A cascade of bad economic and political news knocked President Barack Obama off his game today, and prompted him to revive his 2008-style criticism of his predecessor, and also to suggest that investors, consumers and even the media are responsible for today’s stalled economy.
The blame-game rhetoric – which pollsters say is counterproductive – came during the White House’s joint press conference with Germany’s chancellor, Angela Merkel. “It is just very important for folks to remember how close we came to complete disaster,” he told the watching TV cameras and reporters...
Obama’s misstep at the Tuesday press conference followed several days of bad news showing the economy produced only 54,000 jobs in May and spiked the formal unemployment rate to 9.1 percent. His economic adviser resigned, and a new poll showed his economic record getting record-low ratings and that he was trailing Gov. Mitt Romney by a few points among registered voters.
Let's remember, this guy his been president for 2-1/2 years and up until a half a year ago, his political party had run both houses of Congress for 4 years. Charlie Cook agrees with me: Obama owns this debacle:
While I generally loathe press releases, I have to admit that one caught my eye on Monday morning. The e-mail release from the Republican National Committee simply said, “They Own It.”
As I expected, “They” referred to President Obama and Democrats, and “It” referred to the economy. Within the first six months or even a year of a new administration, it’s fair game to blame predecessors for any problems. Indeed, it’s a legitimate and time-honored tradition by presidents of both parties. But such arguments get much less convincing as the second year comes to an end. Once into the third year, such claims sound downright silly. Gradually, any president and any administration take ownership of the problems facing the country.
And Charlie's liberal enough to think to that the stimulus was too little!
Well, let's look at that three-quarters of a trillion dollar stimulus--as much money as has been spent on the Iraq war!--and see what we were promised and what we got:
Back in January 2009, Christina Romer and Jared Bernstein produced a report estimating future unemployment rates with and without a stimulus plan. Their estimates, which were widely circulated, projected that unemployment would approach 9% without a stimulus, but would never exceed 8% with the plan. The estimates, along with real unemployment rates, are posted below:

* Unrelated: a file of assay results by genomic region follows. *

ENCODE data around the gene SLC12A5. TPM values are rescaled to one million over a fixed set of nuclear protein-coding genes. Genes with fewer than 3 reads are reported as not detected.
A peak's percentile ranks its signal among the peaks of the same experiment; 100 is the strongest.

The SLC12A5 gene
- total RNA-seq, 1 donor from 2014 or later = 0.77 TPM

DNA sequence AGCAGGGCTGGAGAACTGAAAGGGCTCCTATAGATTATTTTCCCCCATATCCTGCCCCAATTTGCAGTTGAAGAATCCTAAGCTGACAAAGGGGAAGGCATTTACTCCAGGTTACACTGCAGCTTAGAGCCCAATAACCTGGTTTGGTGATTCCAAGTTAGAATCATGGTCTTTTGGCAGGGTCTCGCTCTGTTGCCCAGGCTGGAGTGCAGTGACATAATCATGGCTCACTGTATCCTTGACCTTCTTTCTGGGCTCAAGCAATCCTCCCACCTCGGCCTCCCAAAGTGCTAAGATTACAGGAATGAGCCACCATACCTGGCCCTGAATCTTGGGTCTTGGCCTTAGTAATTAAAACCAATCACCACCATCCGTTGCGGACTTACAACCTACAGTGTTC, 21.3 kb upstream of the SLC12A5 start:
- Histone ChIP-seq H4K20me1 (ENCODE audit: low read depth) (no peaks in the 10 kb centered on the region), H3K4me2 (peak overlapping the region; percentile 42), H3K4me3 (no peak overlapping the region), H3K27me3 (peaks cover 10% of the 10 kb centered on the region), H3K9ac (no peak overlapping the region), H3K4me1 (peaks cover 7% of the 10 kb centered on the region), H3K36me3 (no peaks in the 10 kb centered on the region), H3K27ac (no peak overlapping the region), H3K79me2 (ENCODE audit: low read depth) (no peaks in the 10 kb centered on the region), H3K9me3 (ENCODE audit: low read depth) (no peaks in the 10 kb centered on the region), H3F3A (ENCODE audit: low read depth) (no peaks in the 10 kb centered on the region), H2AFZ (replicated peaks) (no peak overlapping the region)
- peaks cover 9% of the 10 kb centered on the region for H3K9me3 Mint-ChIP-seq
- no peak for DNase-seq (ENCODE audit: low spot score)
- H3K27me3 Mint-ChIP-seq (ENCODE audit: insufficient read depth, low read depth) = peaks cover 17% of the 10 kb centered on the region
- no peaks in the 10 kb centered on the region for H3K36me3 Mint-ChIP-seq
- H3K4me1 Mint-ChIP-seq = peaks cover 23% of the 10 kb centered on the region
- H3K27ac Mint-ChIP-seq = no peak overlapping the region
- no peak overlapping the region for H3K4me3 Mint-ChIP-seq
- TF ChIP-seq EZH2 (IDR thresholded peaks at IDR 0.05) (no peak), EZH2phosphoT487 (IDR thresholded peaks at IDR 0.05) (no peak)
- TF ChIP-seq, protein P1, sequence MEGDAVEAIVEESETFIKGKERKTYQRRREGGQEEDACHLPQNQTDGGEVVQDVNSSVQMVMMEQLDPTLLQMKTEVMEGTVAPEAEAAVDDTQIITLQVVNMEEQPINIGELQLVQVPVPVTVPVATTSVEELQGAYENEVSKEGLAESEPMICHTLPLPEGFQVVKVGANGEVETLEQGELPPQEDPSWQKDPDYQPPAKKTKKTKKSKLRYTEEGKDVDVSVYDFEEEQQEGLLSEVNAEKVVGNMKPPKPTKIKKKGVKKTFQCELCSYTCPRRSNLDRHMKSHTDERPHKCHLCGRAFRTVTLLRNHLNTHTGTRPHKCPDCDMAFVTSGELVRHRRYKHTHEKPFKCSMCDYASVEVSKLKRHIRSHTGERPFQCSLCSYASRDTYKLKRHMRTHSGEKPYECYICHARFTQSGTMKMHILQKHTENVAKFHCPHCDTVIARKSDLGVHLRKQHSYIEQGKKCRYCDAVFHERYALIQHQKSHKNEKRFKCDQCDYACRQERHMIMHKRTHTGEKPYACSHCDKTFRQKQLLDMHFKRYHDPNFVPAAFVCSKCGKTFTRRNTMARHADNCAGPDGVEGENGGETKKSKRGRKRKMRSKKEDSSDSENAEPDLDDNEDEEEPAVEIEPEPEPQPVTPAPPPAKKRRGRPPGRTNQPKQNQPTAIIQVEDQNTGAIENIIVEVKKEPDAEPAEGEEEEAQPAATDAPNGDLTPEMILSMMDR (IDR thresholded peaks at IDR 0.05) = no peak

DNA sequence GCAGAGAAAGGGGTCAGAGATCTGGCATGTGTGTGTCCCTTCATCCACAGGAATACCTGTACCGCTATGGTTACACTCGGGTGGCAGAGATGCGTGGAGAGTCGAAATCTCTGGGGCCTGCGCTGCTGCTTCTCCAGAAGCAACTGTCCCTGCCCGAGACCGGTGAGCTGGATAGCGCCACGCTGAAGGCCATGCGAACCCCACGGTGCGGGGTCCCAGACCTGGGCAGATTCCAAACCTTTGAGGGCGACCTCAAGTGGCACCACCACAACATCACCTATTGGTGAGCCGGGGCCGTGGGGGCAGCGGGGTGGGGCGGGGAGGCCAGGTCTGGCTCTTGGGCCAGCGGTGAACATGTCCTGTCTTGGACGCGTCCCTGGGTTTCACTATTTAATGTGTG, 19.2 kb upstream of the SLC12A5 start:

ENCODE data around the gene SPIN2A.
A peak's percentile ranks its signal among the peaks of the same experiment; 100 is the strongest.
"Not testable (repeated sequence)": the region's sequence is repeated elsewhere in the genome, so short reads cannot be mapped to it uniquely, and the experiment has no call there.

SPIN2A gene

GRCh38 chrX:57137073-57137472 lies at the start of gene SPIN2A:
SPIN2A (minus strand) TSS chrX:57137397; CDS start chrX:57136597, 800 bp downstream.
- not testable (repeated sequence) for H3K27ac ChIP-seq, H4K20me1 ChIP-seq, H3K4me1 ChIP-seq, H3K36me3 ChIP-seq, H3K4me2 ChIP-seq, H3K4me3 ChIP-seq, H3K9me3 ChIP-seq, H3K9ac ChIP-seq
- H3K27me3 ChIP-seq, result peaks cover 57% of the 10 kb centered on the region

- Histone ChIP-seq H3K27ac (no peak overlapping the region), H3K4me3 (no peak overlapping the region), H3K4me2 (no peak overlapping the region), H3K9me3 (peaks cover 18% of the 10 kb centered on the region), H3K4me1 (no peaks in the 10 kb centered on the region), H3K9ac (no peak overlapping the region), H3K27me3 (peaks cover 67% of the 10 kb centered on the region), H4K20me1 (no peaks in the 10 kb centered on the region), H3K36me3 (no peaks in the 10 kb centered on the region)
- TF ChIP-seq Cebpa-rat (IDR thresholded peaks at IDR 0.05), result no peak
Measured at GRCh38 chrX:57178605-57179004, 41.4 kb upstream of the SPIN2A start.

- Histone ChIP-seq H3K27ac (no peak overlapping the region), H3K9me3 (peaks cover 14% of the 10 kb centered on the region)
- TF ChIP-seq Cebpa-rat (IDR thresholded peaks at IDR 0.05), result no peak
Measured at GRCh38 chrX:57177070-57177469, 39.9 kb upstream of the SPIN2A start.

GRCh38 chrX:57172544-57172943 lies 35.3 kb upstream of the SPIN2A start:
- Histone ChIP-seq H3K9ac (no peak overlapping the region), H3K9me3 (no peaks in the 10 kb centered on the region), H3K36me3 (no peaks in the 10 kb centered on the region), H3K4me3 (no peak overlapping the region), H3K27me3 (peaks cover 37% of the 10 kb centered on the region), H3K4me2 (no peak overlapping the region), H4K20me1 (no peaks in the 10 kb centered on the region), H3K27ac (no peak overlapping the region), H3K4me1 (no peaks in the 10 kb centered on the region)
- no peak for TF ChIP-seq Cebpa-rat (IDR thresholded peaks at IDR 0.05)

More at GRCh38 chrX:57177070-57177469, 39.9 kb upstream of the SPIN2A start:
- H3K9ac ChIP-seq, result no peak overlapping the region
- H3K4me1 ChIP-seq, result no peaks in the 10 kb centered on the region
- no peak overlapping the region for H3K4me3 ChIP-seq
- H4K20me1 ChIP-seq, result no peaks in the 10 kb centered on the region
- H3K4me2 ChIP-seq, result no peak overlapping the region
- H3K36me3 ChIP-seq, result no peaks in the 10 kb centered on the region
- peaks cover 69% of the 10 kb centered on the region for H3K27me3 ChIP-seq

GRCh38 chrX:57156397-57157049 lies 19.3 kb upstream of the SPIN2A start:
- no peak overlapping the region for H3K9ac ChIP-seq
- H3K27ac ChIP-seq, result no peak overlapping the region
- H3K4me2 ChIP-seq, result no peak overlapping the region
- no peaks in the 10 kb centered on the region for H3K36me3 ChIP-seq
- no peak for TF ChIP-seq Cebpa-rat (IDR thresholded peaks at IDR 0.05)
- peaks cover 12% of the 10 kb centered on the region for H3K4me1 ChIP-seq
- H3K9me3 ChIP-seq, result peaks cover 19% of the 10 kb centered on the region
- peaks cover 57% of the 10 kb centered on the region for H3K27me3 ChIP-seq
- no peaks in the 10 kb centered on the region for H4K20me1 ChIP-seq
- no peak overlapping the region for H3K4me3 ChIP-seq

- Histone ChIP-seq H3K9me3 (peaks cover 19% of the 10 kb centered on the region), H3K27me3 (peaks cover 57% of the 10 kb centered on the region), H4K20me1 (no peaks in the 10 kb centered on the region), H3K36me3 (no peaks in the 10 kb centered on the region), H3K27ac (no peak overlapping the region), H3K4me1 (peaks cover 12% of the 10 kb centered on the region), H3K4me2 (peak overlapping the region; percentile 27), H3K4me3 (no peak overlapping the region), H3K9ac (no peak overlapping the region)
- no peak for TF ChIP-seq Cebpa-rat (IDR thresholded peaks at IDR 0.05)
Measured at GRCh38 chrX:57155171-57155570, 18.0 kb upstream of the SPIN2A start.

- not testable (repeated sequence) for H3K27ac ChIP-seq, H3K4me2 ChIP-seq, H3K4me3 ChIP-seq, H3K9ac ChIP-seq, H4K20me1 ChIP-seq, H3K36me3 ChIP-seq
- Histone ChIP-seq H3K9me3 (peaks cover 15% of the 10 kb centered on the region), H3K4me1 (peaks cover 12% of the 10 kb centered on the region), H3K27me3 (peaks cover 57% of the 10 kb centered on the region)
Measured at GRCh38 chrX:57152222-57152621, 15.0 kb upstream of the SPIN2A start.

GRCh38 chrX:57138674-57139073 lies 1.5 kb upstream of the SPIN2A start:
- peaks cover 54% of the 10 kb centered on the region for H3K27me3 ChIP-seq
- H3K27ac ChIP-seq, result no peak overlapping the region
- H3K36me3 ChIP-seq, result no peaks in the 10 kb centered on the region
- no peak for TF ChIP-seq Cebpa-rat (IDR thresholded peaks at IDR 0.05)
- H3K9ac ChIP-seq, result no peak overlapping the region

You can blame President Bush all day long, lefties, but this is on you. You got what you wanted, with a grand total of 3 Republican votes (if memory serves) in the entire 535-seat Congress, and this is the result.
History tells us how to fix this, but it's you liberals who are too hellbent on your ideology to see reality and fix the problem. Your failed beliefs are dragging out a recession far beyond when it should have ended, just like Roosevelt's policies dragged out the Great Depression for 7 extra years.
And wishing it weren't so doesn't change the facts.
Update, 6/9/11: This New York Post column doesn't pull any punches, either:
The growth in GDP declined to a measly 1.8 percent in the first quarter of 2011 as consumers hung desperately onto their wallets. Job growth has completely collapsed. Fully 60 percent of the electorate thinks the country is on the wrong track. No wonder the daily economic briefing, once on a par with the intelligence briefing, has vanished from President Obama's schedule.Here on this blog I used to criticize President Bush and the Republican Congress for "spending money like a drunken sailor in a Southeast Asian port", but they were models of fiscal restraint and responsibility compared to the Pelosi/Reid Congress and President Obama.
Heckuva job, guys.
And now Obama says he's not worried about a double-dip recession. Easy for him to say: For Americans not feeding at the government trough, the first recession never ended.
We are witnessing the total failure of academic Keynesian economics, with its heavy emphasis on high taxes and exorbitant government spending. Yet Obama sails blithely on, already in full campaign mode and still blaming George W. Bush and the Republicans (admittedly no models of fiscal restraint or responsibility) for everything.
Update #2, 6/10/11: Here's another chart, and the Keynesians aren't going to like it.
Again, I won’t pretend this proves anything, however, it does suggest to me that continued massive government spending is not going to turn around the job market.